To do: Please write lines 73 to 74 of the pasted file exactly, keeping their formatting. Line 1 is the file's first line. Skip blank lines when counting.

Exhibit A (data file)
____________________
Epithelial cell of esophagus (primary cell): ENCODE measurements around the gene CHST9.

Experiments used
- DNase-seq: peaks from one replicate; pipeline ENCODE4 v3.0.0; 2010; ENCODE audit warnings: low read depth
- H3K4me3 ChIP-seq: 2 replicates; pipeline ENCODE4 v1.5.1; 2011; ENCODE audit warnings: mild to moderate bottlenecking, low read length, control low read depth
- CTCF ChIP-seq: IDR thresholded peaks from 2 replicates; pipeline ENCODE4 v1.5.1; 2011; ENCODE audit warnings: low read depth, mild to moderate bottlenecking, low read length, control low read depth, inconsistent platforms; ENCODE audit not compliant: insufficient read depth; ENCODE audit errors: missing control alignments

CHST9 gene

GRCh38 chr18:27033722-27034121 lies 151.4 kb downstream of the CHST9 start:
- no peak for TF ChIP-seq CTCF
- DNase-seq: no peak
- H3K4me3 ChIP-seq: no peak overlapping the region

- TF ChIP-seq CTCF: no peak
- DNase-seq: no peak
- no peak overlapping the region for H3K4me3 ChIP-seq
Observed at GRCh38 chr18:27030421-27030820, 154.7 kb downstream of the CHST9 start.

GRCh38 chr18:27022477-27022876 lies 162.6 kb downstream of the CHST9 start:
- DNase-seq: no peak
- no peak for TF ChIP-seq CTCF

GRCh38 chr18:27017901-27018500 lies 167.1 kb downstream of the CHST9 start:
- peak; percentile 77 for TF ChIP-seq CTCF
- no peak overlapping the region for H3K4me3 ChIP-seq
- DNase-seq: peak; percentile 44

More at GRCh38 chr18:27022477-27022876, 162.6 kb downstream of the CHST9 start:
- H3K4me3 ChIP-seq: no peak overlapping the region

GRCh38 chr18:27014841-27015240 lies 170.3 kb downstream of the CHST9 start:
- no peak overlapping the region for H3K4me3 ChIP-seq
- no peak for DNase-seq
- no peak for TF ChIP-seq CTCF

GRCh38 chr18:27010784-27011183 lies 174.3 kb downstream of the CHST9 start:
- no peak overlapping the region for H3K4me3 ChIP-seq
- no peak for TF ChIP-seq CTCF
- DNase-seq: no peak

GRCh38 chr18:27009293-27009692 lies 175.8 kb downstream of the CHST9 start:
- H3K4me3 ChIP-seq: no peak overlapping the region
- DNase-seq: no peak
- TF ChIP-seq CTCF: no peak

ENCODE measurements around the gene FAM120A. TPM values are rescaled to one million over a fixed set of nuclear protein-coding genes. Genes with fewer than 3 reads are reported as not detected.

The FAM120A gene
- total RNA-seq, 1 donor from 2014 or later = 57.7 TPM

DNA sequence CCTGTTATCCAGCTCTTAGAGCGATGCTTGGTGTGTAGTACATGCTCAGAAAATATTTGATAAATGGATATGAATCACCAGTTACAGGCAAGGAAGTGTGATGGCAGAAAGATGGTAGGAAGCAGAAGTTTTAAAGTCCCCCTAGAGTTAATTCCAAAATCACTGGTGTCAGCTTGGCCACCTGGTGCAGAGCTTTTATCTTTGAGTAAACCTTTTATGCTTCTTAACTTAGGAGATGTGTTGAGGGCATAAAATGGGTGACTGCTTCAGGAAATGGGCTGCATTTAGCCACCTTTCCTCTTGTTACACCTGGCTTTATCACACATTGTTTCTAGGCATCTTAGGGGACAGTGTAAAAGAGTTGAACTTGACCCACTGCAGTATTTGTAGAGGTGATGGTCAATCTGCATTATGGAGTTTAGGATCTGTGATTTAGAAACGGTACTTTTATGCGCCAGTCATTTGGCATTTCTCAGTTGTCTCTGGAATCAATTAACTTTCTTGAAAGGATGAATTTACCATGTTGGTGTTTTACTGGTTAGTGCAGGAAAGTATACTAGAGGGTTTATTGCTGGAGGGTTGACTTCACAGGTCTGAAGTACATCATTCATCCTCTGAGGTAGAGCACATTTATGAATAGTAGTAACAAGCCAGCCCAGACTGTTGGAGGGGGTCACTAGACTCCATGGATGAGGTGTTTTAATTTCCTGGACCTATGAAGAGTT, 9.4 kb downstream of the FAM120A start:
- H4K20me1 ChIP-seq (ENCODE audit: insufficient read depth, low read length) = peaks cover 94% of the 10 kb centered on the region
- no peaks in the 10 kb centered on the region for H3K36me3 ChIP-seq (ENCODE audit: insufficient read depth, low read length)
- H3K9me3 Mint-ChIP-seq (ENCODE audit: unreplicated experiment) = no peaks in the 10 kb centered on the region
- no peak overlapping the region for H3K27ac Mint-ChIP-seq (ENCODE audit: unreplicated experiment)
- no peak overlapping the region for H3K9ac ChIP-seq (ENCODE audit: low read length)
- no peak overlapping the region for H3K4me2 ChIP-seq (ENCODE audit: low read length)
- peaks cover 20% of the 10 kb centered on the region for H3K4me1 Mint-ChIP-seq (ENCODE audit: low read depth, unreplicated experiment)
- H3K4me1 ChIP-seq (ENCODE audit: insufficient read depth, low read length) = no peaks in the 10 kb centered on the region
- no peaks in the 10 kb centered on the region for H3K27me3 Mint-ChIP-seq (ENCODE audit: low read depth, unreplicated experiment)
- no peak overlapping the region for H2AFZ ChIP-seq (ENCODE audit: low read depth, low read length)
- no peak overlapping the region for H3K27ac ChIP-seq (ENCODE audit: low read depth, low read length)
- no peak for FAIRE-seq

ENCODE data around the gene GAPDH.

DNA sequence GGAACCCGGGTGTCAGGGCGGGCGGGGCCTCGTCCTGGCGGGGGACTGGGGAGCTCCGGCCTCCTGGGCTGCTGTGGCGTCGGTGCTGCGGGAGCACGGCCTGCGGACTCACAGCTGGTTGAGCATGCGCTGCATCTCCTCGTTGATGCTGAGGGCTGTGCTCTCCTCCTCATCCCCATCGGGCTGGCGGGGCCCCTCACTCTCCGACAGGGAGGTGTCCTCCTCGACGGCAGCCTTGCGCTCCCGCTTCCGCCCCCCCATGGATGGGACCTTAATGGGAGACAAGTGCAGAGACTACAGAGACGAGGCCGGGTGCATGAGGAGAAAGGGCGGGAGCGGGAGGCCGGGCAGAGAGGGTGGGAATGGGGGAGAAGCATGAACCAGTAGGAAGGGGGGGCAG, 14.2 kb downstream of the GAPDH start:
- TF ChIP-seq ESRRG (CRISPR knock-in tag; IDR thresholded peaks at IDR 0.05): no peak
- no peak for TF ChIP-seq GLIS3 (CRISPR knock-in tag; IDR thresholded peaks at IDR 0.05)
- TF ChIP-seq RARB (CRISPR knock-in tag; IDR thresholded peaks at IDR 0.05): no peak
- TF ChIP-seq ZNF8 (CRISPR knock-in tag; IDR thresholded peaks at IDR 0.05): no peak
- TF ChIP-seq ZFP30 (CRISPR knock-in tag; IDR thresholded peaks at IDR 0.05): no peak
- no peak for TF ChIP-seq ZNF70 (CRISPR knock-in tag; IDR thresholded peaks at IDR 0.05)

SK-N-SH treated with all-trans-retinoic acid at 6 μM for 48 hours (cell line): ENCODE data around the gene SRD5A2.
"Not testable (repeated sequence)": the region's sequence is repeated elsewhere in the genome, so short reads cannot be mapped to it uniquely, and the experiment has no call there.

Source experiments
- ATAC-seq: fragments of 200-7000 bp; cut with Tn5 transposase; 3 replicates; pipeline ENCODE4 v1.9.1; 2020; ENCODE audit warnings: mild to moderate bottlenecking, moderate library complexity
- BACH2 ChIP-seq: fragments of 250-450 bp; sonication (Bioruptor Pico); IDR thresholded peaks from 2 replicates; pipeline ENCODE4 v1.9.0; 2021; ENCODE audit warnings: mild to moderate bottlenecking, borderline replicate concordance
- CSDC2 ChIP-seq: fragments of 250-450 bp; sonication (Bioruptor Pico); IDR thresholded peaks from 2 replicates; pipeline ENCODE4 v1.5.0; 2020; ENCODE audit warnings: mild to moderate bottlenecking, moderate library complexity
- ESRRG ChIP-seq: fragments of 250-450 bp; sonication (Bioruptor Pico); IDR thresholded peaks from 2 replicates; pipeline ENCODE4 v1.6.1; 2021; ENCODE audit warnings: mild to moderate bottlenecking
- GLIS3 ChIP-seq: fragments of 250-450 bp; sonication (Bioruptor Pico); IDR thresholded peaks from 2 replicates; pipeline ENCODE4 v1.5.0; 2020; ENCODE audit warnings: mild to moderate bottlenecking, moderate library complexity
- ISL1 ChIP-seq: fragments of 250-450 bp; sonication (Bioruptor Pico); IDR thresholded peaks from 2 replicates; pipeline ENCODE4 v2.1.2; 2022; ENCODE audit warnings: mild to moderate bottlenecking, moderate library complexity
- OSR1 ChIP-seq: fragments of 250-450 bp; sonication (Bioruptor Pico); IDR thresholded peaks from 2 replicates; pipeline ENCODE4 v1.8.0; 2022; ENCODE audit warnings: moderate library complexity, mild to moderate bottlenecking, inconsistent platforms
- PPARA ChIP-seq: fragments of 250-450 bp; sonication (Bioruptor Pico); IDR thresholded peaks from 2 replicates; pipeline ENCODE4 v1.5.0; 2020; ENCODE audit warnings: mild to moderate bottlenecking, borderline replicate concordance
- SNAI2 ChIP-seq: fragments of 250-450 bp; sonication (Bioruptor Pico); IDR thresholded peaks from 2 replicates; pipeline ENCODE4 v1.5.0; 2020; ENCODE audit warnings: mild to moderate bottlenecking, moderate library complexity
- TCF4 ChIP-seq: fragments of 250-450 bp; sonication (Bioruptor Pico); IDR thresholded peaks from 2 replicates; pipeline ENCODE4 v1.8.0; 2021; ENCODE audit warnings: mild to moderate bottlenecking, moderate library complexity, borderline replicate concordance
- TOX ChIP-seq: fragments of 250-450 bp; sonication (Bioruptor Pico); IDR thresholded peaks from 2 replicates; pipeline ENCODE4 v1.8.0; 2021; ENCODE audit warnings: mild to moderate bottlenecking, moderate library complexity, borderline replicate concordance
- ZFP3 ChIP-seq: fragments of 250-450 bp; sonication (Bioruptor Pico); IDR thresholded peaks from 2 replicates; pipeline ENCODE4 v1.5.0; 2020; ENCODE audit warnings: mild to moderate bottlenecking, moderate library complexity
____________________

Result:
- TOX ChIP-seq: fragments of 250-450 bp; sonication (Bioruptor Pico); IDR thresholded peaks from 2 replicates; pipeline ENCODE4 v1.8.0; 2021; ENCODE audit warnings: mild to moderate bottlenecking, moderate library complexity, borderline replicate concordance
- ZFP3 ChIP-seq: fragments of 250-450 bp; sonication (Bioruptor Pico); IDR thresholded peaks from 2 replicates; pipeline ENCODE4 v1.5.0; 2020; ENCODE audit warnings: mild to moderate bottlenecking, moderate library complexity